Why You Should Be Concerned about Baby Dehydration

 

Dehydration happens when your body loses more fluid than it takes in and you don't have enough water and other fluids for normal bodily functions. Just about anyone can become dehydrated, but young children are among those at higher risk.1 Infants and children are especially susceptible to dehydration because they have comparatively small body weights and high water and electrolyte turnover. They're also more likely to have diarrhea,2 one of the common causes of dehydration.1

 

How to Tell If Your Baby is Dehydrated

There are many signs a baby may be dehydrated. Here are just a few: he’s gone more than three hours without a wet diaper, he’s less active than usual, his mouth is dry and sticky and he has few tears when crying. Among the signs of serious dehydration are extreme fussiness or sleepiness, sunken eyes, little or no urination (any produced is amber or dark yellow), no tears when crying and sunken soft spots on his head. Thirst may not be a reliable gauge of your baby’s need for fluids.3

 

How to Prevent Dehydration

Infants get all the water they need from breast milk or formula before they start eating solid foods. After a bottle-fed baby is six months old, you can try giving him water between feedings, but don’t force it or worry if he rejects it. Breastfed babies don’t usually need extra water as long as they have proper access to breast milk.4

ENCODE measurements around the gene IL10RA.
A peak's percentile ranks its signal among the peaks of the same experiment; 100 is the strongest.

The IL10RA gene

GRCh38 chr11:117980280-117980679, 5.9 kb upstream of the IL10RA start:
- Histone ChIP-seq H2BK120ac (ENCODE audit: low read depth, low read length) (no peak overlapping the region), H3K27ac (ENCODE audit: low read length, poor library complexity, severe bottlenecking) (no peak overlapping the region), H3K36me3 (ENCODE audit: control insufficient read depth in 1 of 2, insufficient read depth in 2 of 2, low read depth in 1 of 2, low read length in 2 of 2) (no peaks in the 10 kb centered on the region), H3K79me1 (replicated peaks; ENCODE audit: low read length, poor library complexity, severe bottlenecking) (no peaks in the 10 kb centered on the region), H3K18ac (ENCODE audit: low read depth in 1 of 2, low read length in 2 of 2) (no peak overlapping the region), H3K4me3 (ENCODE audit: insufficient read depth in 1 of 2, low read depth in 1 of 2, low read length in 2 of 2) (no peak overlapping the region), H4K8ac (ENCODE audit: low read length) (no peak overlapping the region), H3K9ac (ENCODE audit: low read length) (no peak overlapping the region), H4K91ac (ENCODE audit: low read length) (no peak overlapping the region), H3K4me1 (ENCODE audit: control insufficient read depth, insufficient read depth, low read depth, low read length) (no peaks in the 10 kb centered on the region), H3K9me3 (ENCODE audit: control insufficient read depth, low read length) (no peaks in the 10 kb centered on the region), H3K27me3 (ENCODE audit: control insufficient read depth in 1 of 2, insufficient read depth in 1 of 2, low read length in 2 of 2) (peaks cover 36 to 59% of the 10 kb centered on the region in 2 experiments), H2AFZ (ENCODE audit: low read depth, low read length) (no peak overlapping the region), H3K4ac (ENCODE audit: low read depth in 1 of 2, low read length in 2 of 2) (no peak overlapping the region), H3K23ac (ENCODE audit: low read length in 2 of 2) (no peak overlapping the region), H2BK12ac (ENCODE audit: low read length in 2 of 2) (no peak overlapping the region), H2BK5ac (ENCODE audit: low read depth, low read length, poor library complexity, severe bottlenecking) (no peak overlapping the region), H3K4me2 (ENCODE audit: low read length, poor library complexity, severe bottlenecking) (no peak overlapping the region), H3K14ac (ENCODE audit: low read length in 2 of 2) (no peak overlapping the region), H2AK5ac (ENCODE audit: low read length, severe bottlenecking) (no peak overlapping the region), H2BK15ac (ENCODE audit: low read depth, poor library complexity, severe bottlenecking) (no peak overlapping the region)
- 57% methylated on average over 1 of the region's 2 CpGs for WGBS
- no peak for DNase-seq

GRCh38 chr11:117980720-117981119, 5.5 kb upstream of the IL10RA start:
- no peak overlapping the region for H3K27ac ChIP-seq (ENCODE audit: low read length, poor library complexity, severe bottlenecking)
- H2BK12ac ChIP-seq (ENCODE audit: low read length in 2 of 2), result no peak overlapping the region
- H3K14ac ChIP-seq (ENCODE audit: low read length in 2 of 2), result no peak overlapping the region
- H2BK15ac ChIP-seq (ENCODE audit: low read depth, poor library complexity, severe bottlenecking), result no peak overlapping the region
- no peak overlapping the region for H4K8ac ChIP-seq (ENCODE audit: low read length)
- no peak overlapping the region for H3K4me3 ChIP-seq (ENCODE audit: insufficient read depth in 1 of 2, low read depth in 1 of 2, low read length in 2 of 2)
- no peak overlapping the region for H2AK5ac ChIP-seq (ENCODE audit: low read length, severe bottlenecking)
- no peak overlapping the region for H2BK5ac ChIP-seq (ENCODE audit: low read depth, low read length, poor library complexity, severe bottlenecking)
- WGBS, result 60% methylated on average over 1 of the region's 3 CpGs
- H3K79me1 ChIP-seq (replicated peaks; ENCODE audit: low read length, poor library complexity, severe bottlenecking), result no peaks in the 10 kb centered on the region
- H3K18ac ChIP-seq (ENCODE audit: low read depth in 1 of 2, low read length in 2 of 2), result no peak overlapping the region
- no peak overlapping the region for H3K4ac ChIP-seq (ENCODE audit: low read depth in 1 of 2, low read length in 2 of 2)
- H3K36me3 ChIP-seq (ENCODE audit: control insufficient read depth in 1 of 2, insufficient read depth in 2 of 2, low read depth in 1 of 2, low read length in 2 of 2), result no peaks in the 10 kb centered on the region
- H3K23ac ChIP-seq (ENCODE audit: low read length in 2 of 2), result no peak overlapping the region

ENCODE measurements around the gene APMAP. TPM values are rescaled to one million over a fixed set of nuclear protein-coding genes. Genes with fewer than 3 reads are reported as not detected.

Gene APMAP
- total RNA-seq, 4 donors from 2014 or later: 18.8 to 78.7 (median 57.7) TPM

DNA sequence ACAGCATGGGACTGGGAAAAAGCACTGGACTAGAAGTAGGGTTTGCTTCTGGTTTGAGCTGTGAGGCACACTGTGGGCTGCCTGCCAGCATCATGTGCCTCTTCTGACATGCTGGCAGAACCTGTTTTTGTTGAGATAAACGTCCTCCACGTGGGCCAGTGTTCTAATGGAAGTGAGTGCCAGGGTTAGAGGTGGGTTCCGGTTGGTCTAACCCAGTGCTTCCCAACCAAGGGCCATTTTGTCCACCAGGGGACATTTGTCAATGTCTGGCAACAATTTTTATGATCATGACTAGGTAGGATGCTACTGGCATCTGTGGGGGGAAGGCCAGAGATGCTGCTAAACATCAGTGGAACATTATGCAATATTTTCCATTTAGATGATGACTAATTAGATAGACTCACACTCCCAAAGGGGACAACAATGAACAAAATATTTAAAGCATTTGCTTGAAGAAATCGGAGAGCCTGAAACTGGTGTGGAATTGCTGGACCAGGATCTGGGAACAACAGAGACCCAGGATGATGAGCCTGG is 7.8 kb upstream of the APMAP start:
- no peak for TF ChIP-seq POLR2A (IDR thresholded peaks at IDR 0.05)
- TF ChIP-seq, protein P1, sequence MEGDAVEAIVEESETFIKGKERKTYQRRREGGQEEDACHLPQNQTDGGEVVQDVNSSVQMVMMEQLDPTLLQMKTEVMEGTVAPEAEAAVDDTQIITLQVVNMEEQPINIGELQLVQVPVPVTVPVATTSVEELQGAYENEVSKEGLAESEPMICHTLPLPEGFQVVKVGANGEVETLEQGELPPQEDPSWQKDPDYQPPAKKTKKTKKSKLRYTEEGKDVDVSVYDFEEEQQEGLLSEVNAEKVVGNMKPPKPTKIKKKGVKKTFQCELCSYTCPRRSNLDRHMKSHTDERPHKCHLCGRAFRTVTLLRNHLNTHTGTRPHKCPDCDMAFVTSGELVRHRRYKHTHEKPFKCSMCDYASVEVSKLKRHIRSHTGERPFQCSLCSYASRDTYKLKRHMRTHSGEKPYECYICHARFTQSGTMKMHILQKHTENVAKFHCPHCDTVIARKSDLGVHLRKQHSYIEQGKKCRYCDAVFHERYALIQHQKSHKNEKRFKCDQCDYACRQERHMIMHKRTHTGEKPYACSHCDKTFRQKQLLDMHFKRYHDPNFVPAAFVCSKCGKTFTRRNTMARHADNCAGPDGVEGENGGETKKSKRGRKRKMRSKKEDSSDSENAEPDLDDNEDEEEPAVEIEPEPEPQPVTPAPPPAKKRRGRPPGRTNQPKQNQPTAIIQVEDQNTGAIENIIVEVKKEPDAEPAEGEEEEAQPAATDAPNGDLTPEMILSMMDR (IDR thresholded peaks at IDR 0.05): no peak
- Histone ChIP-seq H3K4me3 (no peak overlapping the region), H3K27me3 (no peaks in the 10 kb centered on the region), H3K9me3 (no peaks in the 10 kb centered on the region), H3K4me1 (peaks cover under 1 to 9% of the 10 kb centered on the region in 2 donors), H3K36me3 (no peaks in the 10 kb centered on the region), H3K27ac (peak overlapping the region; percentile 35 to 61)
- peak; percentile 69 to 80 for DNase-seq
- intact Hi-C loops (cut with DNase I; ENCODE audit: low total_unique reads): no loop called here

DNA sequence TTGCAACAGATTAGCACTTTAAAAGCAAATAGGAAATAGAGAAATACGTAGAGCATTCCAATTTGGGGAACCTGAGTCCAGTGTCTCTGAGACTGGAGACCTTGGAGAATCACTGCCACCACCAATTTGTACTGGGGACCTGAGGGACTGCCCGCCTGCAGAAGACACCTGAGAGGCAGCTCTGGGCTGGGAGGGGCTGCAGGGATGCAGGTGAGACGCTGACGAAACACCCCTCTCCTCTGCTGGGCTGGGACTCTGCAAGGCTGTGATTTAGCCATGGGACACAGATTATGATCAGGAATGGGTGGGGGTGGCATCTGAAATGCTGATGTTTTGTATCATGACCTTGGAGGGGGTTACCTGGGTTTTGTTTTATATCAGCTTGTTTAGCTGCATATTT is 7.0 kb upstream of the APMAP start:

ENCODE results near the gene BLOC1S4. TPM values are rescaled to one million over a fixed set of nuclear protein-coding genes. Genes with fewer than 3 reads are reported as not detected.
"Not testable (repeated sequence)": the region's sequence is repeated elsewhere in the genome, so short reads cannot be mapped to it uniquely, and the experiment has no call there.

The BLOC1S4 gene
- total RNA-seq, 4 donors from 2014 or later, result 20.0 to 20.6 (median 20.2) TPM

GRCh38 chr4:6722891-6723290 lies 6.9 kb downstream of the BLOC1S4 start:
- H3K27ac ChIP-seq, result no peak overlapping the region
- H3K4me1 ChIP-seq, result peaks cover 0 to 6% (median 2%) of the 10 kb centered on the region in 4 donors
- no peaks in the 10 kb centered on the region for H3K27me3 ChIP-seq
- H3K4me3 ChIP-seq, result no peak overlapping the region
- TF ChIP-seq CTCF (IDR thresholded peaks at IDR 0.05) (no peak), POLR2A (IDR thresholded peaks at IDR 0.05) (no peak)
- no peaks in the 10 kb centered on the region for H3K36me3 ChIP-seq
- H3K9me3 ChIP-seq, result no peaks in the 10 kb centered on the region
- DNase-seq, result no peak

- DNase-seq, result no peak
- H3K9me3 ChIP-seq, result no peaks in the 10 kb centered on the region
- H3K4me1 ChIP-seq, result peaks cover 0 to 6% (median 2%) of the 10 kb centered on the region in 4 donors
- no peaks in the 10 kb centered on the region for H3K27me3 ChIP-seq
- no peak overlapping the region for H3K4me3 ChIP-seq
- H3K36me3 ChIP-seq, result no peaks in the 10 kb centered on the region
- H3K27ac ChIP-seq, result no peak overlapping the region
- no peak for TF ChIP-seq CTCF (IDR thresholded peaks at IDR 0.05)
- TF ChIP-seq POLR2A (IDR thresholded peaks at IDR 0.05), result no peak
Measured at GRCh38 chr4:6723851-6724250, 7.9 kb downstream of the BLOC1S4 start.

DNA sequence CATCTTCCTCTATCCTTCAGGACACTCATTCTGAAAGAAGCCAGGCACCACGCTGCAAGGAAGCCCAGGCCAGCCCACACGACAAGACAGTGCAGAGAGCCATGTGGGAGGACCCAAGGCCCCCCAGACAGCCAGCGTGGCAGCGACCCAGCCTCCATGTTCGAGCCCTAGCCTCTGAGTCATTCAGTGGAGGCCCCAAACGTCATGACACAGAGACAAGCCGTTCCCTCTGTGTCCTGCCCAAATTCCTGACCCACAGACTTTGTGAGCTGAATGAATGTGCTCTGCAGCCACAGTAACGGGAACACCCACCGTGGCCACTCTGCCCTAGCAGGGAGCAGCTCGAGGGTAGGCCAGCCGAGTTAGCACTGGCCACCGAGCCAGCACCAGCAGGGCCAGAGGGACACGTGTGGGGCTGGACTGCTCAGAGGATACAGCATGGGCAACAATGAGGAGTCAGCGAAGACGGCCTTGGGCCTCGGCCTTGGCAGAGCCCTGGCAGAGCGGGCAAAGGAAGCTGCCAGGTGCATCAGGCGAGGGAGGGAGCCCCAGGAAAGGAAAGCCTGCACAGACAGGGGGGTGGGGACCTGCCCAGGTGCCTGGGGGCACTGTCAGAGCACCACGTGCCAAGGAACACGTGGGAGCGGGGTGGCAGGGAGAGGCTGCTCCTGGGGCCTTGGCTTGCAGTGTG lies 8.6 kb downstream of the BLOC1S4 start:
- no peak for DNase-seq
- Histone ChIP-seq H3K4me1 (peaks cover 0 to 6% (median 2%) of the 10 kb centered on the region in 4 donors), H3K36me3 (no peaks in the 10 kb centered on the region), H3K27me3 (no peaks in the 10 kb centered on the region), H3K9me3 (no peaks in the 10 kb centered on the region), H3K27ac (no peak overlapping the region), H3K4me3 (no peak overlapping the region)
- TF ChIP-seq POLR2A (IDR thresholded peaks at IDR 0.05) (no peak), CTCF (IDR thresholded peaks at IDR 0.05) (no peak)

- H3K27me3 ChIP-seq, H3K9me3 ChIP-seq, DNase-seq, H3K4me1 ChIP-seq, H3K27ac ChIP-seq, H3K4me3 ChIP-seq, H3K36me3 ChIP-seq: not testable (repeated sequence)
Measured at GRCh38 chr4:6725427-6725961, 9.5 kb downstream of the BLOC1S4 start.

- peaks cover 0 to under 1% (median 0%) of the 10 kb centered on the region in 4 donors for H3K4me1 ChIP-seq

Your baby’s need for fluid will increase once he starts eating solid food, and plain water is a healthier option than juice. Also, babies who are ill may need extra fluids, especially if they have a fever, diarrhea or vomiting.4

 

There are a few circumstances where your baby is at a higher risk of dehydration. Pay attention to the signs and ask your doctor about giving your baby extra fluids when he:

  • Runs a fever

  • Gets overheated from too much activity on a hot day or sitting in a hot environment

  • Has diarrhea

  • Is vomiting

  • Refuses to drink because of a sore throat or other ailment5

Keep in mind, however, that too much water in babies under a year old can lead to water intoxication, a condition where water dilutes sodium in the blood and flushes it out of the body. This can alter brain activity and lead to a seizure.6 Always talk to your pediatrician before taking action if you’re concerned about your baby being dehydrated.

 

 

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